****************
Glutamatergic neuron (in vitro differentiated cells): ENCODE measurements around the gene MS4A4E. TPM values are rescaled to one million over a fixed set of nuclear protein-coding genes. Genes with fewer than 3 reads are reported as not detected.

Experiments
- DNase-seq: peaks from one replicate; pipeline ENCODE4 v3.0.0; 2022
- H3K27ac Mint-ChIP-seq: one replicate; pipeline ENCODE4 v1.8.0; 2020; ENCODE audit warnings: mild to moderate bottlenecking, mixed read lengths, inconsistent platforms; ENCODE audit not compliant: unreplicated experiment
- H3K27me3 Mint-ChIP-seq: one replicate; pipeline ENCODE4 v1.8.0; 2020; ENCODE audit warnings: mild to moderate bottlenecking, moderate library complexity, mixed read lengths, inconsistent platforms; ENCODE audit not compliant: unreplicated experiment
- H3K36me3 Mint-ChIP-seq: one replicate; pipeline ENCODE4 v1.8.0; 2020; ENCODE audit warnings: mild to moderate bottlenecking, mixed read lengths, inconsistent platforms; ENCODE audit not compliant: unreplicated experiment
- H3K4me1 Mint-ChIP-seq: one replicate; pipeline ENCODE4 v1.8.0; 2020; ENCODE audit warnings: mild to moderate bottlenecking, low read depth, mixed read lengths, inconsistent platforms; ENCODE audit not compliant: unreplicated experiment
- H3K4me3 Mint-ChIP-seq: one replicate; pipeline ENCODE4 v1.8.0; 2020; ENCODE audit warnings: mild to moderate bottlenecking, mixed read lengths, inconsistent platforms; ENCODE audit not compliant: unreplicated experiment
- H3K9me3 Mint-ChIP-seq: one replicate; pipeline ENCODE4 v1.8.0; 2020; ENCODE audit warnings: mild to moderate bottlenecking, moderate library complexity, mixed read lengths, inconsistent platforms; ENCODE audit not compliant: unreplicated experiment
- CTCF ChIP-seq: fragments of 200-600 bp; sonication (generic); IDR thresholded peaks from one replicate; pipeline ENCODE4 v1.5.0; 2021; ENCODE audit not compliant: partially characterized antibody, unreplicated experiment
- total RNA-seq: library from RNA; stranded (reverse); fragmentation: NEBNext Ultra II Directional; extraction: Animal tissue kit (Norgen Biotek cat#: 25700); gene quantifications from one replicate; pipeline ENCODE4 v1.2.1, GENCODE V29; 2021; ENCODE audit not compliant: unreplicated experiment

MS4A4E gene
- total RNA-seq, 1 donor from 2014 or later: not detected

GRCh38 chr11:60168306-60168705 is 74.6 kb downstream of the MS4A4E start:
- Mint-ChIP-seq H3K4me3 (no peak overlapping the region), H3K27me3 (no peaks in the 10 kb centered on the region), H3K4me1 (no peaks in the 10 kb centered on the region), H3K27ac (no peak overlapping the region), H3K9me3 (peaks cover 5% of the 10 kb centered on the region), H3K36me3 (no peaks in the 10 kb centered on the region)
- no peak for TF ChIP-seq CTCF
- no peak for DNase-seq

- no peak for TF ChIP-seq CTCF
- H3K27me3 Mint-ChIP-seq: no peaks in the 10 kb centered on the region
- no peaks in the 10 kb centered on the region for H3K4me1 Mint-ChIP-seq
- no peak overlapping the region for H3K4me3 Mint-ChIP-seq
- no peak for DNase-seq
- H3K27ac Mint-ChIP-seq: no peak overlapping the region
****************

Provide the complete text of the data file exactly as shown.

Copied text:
Glutamatergic neuron (in vitro differentiated cells): ENCODE measurements around the gene MS4A4E. TPM values are rescaled to one million over a fixed set of nuclear protein-coding genes. Genes with fewer than 3 reads are reported as not detected.

Experiments
- DNase-seq: peaks from one replicate; pipeline ENCODE4 v3.0.0; 2022
- H3K27ac Mint-ChIP-seq: one replicate; pipeline ENCODE4 v1.8.0; 2020; ENCODE audit warnings: mild to moderate bottlenecking, mixed read lengths, inconsistent platforms; ENCODE audit not compliant: unreplicated experiment
- H3K27me3 Mint-ChIP-seq: one replicate; pipeline ENCODE4 v1.8.0; 2020; ENCODE audit warnings: mild to moderate bottlenecking, moderate library complexity, mixed read lengths, inconsistent platforms; ENCODE audit not compliant: unreplicated experiment
- H3K36me3 Mint-ChIP-seq: one replicate; pipeline ENCODE4 v1.8.0; 2020; ENCODE audit warnings: mild to moderate bottlenecking, mixed read lengths, inconsistent platforms; ENCODE audit not compliant: unreplicated experiment
- H3K4me1 Mint-ChIP-seq: one replicate; pipeline ENCODE4 v1.8.0; 2020; ENCODE audit warnings: mild to moderate bottlenecking, low read depth, mixed read lengths, inconsistent platforms; ENCODE audit not compliant: unreplicated experiment
- H3K4me3 Mint-ChIP-seq: one replicate; pipeline ENCODE4 v1.8.0; 2020; ENCODE audit warnings: mild to moderate bottlenecking, mixed read lengths, inconsistent platforms; ENCODE audit not compliant: unreplicated experiment
- H3K9me3 Mint-ChIP-seq: one replicate; pipeline ENCODE4 v1.8.0; 2020; ENCODE audit warnings: mild to moderate bottlenecking, moderate library complexity, mixed read lengths, inconsistent platforms; ENCODE audit not compliant: unreplicated experiment
- CTCF ChIP-seq: fragments of 200-600 bp; sonication (generic); IDR thresholded peaks from one replicate; pipeline ENCODE4 v1.5.0; 2021; ENCODE audit not compliant: partially characterized antibody, unreplicated experiment
- total RNA-seq: library from RNA; stranded (reverse); fragmentation: NEBNext Ultra II Directional; extraction: Animal tissue kit (Norgen Biotek cat#: 25700); gene quantifications from one replicate; pipeline ENCODE4 v1.2.1, GENCODE V29; 2021; ENCODE audit not compliant: unreplicated experiment

MS4A4E gene
- total RNA-seq, 1 donor from 2014 or later: not detected

GRCh38 chr11:60168306-60168705 is 74.6 kb downstream of the MS4A4E start:
- Mint-ChIP-seq H3K4me3 (no peak overlapping the region), H3K27me3 (no peaks in the 10 kb centered on the region), H3K4me1 (no peaks in the 10 kb centered on the region), H3K27ac (no peak overlapping the region), H3K9me3 (peaks cover 5% of the 10 kb centered on the region), H3K36me3 (no peaks in the 10 kb centered on the region)
- no peak for TF ChIP-seq CTCF
- no peak for DNase-seq

- no peak for TF ChIP-seq CTCF
- H3K27me3 Mint-ChIP-seq: no peaks in the 10 kb centered on the region
- no peaks in the 10 kb centered on the region for H3K4me1 Mint-ChIP-seq
- no peak overlapping the region for H3K4me3 Mint-ChIP-seq
- no peak for DNase-seq
- H3K27ac Mint-ChIP-seq: no peak overlapping the region